Andropause

The word andropause is derived from Greek and means ‘when masculinity ceases’. It is used to describe a condition in men similar to the female Menopause, except that it does not directly end fertility.

In men, the production of the hormone Testosterone gradually decreases from about age 60. This has generally been accepted as a part of a normal ageing process and it is usually without notable impact on their physical condition.

It has been argued by some however, that there can be a significant reduction in the level of ‘free’ testosterone in quite young men – from 35 – 50 years of age – as well as older men and that this can result in quite major physical and mental reactions.

The symptoms which have been associated with andropause are similar to the effects experienced by some women undergoing Menopause and include fatigue, loss of Libido, sexual difficulties, Depression, irritability, aches and pains, sweating and flushing. Predisposing factors such as a history of Vasectomy or Mumps have been suggested as possibly leading to an early testosterone deficiency.

Andropause should not be confused with what has been called the ‘male mid-life crisis’ which can occur around 40 years old. This is essentially an emotional reaction to a re-evaluation of personal circumstances which might have social and physical consequences. For an individual experiencing a mid life crisis, depression can result from a realisation that life is moving on and opportunities have been missed which may not arise again. The andropause is a physical condition though its effects can perhaps lead to similar changes.  With andropause, depression may directly result from the andropause itself and affect the behaviour as a consequence. It is also possible for the two to overlap which can further confuse the situation.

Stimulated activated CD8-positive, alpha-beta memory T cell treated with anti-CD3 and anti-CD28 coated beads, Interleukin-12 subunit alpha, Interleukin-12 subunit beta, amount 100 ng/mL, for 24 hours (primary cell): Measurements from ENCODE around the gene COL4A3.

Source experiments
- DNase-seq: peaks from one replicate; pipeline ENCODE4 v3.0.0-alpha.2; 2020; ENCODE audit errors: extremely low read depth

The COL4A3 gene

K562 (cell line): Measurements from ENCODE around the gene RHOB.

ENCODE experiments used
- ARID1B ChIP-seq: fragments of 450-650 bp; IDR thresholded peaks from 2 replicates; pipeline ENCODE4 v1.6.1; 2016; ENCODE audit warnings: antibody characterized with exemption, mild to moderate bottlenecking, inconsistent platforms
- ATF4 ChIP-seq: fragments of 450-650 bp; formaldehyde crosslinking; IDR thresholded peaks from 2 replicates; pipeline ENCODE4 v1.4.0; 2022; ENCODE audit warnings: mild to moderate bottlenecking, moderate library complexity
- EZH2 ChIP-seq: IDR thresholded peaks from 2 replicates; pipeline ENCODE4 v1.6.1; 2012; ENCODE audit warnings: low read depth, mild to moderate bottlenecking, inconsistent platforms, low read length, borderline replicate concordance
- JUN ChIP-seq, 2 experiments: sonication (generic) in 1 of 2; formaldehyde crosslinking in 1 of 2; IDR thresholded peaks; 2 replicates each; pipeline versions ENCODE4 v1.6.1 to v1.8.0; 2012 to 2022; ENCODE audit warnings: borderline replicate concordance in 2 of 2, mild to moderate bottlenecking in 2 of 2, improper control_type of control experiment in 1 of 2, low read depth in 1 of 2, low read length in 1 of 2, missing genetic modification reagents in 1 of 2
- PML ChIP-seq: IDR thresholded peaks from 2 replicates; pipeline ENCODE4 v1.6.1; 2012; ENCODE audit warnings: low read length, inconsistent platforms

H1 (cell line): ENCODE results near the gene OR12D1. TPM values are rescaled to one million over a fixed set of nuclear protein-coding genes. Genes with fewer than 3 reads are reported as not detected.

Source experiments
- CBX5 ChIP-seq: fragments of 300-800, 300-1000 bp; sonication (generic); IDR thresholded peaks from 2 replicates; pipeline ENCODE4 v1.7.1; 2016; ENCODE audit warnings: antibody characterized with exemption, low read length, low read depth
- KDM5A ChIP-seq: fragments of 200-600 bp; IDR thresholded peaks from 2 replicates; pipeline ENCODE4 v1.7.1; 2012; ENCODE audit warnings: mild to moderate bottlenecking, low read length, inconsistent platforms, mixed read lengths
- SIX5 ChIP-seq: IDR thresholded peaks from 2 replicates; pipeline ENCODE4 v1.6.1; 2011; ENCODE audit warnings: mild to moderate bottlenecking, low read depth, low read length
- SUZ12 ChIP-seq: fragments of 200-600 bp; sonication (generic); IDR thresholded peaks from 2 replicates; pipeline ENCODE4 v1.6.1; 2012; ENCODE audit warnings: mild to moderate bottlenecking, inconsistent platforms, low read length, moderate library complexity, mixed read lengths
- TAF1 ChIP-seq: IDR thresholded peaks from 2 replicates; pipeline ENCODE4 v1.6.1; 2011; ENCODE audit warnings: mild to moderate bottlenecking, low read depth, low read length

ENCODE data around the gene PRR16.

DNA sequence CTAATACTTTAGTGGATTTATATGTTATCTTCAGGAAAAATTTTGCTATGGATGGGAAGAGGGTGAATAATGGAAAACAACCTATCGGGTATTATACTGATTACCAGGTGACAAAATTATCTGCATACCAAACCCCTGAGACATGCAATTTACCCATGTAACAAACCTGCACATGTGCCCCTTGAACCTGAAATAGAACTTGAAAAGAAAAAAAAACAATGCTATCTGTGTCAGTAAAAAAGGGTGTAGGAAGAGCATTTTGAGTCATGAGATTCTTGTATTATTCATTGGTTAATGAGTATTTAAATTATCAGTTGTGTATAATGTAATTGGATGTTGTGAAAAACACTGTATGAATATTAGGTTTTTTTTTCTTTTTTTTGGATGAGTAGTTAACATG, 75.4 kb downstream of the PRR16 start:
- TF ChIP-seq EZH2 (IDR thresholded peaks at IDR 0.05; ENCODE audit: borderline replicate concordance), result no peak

An abnormally low level of ‘free’ testosterone can be detected by blood tests, and testosterone replacement therapy may be considered in such cases. There are concerns about the longer term treatment of relatively young men with testosterone as there are suggestions that it may increase the risk of developing various prostate problems. Some other medical practitioners feel that these risks are unproven and that testosterone replacement therapy can be very beneficial in even borderline cases of testosterone deficiency.

Counselling may be effective in dealing with some of the issues raised during a mid-life crisis or some aspects of change as caused by the andropause. It is worth a try. 

Historically, various research into the effects of low testosterone levels and its treatment has not been well received by the medical profession. Today, because of this, and because the symptoms can be varied and seemingly unconnected, it is argued that andropause has gone largely unrecognised by medical science. It remains one of those conditions which has yet to be fully acknowledged, or explained, or denied.

Your own GP may or may not recognise andropause as a condition which needs to be treated. This presents a problem for the person who firmly believes they are unwell and requires treatment. At this time, the one solution may be to find a GP willing to consider it as a possibility. This may be a partner in the medical practice you already attend, or you may have to make enquiries at another practice, or take advice from support organisations who might be able to suggest a contact for you.

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